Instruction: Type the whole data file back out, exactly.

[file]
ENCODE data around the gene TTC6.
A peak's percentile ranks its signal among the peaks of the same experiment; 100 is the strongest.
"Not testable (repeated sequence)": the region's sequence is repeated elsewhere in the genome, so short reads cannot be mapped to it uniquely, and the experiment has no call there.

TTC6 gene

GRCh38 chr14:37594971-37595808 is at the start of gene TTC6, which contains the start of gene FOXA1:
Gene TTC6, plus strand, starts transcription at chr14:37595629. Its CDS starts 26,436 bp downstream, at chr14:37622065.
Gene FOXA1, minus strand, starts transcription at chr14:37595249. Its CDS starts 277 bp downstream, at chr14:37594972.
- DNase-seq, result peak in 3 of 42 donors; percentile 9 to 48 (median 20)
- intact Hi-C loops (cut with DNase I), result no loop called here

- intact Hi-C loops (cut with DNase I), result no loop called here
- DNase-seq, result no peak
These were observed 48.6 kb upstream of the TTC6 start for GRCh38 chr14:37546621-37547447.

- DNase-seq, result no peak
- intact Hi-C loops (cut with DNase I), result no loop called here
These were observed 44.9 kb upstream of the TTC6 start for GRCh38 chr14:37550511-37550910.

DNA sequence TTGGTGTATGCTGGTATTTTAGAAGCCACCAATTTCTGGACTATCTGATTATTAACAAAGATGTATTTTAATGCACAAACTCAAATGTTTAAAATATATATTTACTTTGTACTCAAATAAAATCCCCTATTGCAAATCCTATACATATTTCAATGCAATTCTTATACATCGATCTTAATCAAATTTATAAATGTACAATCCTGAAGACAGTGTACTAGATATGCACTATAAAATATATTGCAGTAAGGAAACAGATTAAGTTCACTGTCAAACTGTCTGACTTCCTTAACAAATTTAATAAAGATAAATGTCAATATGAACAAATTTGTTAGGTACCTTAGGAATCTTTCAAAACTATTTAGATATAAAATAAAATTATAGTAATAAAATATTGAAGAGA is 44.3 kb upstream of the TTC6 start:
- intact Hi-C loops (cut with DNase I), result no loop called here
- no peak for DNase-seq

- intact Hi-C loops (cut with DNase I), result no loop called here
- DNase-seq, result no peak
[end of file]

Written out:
ENCODE data around the gene TTC6.
A peak's percentile ranks its signal among the peaks of the same experiment; 100 is the strongest.
"Not testable (repeated sequence)": the region's sequence is repeated elsewhere in the genome, so short reads cannot be mapped to it uniquely, and the experiment has no call there.

TTC6 gene

GRCh38 chr14:37594971-37595808 is at the start of gene TTC6, which contains the start of gene FOXA1:
Gene TTC6, plus strand, starts transcription at chr14:37595629. Its CDS starts 26,436 bp downstream, at chr14:37622065.
Gene FOXA1, minus strand, starts transcription at chr14:37595249. Its CDS starts 277 bp downstream, at chr14:37594972.
- DNase-seq, result peak in 3 of 42 donors; percentile 9 to 48 (median 20)
- intact Hi-C loops (cut with DNase I), result no loop called here

- intact Hi-C loops (cut with DNase I), result no loop called here
- DNase-seq, result no peak
These were observed 48.6 kb upstream of the TTC6 start for GRCh38 chr14:37546621-37547447.

- DNase-seq, result no peak
- intact Hi-C loops (cut with DNase I), result no loop called here
These were observed 44.9 kb upstream of the TTC6 start for GRCh38 chr14:37550511-37550910.

DNA sequence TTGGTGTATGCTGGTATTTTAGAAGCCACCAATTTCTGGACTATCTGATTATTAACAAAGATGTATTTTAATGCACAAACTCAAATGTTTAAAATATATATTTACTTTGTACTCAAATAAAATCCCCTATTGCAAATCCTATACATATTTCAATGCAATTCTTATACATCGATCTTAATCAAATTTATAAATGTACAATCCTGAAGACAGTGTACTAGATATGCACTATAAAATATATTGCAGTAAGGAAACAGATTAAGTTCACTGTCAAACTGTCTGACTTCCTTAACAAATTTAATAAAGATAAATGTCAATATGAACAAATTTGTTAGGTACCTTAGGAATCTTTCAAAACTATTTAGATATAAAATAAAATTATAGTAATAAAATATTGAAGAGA is 44.3 kb upstream of the TTC6 start:
- intact Hi-C loops (cut with DNase I), result no loop called here
- no peak for DNase-seq

- intact Hi-C loops (cut with DNase I), result no loop called here
- DNase-seq, result no peak